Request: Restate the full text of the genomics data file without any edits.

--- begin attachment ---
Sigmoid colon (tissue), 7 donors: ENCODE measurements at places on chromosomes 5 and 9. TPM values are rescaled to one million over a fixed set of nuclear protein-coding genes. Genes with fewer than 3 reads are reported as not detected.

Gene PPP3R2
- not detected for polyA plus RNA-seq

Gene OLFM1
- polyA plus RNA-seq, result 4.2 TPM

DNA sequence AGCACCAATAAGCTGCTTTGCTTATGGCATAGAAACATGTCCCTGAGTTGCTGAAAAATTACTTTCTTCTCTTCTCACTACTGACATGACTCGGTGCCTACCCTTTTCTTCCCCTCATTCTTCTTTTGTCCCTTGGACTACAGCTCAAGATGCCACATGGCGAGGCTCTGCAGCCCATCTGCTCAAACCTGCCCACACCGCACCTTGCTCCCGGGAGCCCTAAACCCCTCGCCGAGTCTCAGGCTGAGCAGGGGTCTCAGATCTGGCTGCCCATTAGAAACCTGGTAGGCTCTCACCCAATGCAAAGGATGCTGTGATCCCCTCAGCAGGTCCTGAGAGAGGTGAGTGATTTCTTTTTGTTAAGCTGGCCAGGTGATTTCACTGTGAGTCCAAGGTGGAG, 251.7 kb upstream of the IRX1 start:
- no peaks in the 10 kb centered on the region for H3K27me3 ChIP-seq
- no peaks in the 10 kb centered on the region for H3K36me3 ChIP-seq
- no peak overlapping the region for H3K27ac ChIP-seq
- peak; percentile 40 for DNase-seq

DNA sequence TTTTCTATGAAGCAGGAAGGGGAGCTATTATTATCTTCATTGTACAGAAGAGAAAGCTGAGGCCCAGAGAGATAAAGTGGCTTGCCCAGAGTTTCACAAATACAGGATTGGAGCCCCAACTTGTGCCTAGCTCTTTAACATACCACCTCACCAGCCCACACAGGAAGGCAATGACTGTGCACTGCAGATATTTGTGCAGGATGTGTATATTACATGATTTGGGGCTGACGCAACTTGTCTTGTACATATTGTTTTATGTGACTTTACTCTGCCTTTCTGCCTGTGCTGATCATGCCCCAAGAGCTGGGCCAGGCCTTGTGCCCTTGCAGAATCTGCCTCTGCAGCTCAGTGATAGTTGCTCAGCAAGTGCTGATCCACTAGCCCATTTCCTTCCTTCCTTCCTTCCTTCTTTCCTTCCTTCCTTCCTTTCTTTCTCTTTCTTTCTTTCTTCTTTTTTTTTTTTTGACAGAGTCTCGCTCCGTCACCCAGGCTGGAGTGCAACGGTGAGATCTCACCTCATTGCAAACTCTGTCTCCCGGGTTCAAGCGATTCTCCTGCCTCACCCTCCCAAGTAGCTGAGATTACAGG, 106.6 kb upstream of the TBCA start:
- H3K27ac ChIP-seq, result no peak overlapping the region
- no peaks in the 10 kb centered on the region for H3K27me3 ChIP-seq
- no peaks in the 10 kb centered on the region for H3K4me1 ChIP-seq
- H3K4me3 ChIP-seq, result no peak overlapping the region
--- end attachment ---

Sigmoid colon (tissue), 7 donors: ENCODE measurements at places on chromosomes 5 and 9. TPM values are rescaled to one million over a fixed set of nuclear protein-coding genes. Genes with fewer than 3 reads are reported as not detected.

Gene PPP3R2
- not detected for polyA plus RNA-seq

Gene OLFM1
- polyA plus RNA-seq, result 4.2 TPM

DNA sequence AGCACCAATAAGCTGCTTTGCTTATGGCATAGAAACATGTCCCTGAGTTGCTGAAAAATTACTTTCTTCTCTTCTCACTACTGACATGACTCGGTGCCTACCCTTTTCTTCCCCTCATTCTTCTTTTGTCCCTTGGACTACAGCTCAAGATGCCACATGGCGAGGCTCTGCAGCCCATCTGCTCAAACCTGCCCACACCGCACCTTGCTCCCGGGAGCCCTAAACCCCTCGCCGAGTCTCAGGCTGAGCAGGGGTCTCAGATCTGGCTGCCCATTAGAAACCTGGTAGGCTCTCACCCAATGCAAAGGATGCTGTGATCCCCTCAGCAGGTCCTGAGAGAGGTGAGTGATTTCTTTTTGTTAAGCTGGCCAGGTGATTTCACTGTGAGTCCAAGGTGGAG, 251.7 kb upstream of the IRX1 start:
- no peaks in the 10 kb centered on the region for H3K27me3 ChIP-seq
- no peaks in the 10 kb centered on the region for H3K36me3 ChIP-seq
- no peak overlapping the region for H3K27ac ChIP-seq
- peak; percentile 40 for DNase-seq

DNA sequence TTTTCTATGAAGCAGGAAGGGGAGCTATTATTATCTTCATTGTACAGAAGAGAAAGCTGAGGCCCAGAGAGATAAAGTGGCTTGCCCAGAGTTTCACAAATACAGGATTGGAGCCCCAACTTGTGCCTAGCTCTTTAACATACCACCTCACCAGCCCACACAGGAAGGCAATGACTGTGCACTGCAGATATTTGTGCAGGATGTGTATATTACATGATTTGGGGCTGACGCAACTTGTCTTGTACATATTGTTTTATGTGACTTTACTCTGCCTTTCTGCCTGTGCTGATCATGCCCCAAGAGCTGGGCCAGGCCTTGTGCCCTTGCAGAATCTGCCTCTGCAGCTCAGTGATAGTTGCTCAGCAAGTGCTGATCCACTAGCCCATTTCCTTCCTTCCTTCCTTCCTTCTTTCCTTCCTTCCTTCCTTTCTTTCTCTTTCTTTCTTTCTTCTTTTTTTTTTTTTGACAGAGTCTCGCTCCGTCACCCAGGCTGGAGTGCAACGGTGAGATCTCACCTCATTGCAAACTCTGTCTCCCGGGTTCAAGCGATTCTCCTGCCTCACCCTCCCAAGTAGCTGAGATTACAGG, 106.6 kb upstream of the TBCA start:
- H3K27ac ChIP-seq, result no peak overlapping the region
- no peaks in the 10 kb centered on the region for H3K27me3 ChIP-seq
- no peaks in the 10 kb centered on the region for H3K4me1 ChIP-seq
- H3K4me3 ChIP-seq, result no peak overlapping the region